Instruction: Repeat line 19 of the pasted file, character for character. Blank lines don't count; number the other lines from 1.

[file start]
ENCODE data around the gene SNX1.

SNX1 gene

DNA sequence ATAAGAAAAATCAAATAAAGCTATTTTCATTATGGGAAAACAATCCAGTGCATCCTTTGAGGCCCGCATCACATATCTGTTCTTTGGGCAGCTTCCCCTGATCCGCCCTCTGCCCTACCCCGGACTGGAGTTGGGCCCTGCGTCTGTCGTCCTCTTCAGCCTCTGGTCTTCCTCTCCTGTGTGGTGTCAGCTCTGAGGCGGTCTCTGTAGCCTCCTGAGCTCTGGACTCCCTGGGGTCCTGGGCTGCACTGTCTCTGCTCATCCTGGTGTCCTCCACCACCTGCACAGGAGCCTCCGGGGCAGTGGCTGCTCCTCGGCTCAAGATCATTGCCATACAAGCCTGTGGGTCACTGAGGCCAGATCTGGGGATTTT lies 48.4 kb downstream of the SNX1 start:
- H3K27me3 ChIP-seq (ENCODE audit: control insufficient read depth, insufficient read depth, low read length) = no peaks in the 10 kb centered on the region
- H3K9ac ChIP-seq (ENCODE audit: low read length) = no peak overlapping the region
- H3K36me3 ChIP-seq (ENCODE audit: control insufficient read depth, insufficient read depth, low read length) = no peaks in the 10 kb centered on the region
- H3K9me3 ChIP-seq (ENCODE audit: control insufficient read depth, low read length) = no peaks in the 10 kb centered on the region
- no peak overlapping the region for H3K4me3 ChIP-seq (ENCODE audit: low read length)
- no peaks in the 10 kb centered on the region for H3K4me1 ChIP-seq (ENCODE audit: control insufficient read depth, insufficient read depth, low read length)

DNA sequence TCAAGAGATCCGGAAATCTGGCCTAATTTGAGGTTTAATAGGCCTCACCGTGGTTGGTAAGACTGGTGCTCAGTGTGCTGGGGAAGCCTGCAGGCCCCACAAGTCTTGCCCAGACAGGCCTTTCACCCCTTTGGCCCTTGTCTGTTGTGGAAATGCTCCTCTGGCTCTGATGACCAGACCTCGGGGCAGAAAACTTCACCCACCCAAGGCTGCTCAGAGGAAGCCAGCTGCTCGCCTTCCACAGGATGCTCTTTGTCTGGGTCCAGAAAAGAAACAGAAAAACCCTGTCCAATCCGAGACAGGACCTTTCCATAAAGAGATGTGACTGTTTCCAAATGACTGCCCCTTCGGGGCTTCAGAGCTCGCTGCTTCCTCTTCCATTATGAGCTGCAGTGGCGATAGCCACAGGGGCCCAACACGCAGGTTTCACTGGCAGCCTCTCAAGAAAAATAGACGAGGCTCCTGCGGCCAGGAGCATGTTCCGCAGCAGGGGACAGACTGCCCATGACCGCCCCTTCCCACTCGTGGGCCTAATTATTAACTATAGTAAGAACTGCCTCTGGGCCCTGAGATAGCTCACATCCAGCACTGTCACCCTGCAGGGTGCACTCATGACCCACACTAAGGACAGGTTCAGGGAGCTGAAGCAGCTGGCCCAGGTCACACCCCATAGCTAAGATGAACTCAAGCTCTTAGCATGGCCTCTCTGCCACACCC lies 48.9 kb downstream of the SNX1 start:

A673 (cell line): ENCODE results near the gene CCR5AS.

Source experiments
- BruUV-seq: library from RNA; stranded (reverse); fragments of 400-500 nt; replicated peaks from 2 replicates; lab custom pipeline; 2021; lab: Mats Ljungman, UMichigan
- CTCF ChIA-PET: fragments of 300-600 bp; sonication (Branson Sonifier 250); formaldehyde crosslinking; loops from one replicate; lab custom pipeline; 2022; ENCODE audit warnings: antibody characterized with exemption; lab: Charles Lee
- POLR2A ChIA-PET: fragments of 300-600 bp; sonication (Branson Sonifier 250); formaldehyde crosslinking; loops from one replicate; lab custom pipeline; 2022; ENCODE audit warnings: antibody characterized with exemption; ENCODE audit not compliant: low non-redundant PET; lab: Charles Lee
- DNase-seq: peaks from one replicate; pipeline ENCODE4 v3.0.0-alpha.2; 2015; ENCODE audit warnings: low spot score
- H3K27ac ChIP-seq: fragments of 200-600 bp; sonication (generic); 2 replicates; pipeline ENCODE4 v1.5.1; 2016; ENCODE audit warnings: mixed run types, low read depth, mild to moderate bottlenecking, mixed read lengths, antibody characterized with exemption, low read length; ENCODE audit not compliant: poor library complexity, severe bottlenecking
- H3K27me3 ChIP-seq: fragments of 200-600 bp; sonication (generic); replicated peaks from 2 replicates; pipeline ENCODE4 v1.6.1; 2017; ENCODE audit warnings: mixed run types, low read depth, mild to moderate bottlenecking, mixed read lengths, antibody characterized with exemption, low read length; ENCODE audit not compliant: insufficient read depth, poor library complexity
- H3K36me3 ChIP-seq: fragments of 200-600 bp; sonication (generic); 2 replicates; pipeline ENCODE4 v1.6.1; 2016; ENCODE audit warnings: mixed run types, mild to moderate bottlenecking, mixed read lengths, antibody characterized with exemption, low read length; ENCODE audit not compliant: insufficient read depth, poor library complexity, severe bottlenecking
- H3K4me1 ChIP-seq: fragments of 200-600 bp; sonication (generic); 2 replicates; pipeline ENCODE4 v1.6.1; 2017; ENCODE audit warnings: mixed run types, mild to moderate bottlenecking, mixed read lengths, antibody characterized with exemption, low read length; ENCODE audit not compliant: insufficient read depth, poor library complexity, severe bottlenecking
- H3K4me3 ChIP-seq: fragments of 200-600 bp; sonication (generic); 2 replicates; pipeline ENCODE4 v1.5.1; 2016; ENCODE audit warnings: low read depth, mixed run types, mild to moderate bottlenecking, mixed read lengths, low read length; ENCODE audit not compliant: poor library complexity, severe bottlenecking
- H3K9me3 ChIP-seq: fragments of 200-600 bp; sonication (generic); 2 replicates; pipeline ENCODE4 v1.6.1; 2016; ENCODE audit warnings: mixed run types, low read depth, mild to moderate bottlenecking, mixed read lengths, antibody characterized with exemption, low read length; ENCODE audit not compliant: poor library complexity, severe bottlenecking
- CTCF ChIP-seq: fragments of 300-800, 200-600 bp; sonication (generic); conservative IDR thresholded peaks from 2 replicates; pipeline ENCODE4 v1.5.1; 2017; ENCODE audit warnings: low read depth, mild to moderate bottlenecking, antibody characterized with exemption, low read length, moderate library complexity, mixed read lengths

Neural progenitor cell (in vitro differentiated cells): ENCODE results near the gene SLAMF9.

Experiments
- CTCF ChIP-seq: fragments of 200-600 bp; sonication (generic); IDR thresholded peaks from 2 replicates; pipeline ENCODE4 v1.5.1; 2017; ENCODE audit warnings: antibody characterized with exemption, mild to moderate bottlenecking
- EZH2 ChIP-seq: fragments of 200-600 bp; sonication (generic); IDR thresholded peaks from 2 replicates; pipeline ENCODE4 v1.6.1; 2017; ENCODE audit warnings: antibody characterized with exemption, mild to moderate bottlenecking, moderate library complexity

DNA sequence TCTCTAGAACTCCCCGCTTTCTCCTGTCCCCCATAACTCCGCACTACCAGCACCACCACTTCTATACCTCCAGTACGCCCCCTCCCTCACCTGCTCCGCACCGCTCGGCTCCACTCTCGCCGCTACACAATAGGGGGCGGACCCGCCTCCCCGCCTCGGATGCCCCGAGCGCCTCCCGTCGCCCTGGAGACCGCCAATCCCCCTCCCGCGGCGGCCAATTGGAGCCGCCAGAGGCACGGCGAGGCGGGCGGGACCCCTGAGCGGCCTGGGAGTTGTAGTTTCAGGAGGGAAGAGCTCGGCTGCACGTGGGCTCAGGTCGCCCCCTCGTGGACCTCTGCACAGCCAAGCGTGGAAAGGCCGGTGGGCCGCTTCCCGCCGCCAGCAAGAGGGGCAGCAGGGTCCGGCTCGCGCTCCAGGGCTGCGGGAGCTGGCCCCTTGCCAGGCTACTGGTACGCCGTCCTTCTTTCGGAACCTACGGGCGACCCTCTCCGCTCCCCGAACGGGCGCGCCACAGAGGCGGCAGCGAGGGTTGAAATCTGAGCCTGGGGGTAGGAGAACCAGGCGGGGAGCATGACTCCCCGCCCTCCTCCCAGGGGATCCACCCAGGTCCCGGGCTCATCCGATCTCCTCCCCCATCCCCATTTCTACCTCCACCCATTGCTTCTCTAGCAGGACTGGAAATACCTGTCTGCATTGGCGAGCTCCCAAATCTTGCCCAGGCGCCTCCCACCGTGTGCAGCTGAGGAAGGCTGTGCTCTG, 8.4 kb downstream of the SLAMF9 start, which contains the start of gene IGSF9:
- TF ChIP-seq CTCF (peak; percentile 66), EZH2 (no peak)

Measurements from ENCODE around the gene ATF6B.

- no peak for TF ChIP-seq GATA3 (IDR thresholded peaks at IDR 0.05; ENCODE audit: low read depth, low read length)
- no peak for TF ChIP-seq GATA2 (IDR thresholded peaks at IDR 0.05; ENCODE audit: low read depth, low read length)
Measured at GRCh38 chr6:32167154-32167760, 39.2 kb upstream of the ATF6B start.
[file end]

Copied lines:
- H3K36me3 ChIP-seq: fragments of 200-600 bp; sonication (generic); 2 replicates; pipeline ENCODE4 v1.6.1; 2016; ENCODE audit warnings: mixed run types, mild to moderate bottlenecking, mixed read lengths, antibody characterized with exemption, low read length; ENCODE audit not compliant: insufficient read depth, poor library complexity, severe bottlenecking